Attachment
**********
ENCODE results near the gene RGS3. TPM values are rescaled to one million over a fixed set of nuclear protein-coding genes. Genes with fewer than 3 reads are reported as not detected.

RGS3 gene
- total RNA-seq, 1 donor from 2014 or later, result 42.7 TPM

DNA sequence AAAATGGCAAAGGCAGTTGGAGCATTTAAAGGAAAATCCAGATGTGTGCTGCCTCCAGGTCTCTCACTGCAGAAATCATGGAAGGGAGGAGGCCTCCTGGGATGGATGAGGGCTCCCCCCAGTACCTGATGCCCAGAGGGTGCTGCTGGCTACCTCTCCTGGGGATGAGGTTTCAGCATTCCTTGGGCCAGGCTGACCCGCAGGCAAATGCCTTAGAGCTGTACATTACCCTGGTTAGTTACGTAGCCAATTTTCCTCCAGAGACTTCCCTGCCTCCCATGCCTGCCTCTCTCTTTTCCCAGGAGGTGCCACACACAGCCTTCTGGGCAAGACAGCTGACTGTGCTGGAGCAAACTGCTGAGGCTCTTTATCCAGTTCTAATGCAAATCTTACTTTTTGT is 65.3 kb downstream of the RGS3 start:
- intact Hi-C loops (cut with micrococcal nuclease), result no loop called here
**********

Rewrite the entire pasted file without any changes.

ENCODE results near the gene RGS3. TPM values are rescaled to one million over a fixed set of nuclear protein-coding genes. Genes with fewer than 3 reads are reported as not detected.

RGS3 gene
- total RNA-seq, 1 donor from 2014 or later, result 42.7 TPM

DNA sequence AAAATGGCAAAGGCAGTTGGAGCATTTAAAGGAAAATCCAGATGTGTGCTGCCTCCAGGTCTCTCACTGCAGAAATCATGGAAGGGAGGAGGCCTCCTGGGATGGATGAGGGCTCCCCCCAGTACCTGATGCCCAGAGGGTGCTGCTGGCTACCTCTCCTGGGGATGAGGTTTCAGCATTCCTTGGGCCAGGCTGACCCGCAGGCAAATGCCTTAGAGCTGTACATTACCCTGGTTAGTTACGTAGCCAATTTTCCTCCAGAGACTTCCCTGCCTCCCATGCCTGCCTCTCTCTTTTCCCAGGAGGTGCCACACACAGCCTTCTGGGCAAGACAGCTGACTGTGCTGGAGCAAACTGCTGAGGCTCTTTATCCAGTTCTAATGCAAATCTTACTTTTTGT is 65.3 kb downstream of the RGS3 start:
- intact Hi-C loops (cut with micrococcal nuclease), result no loop called here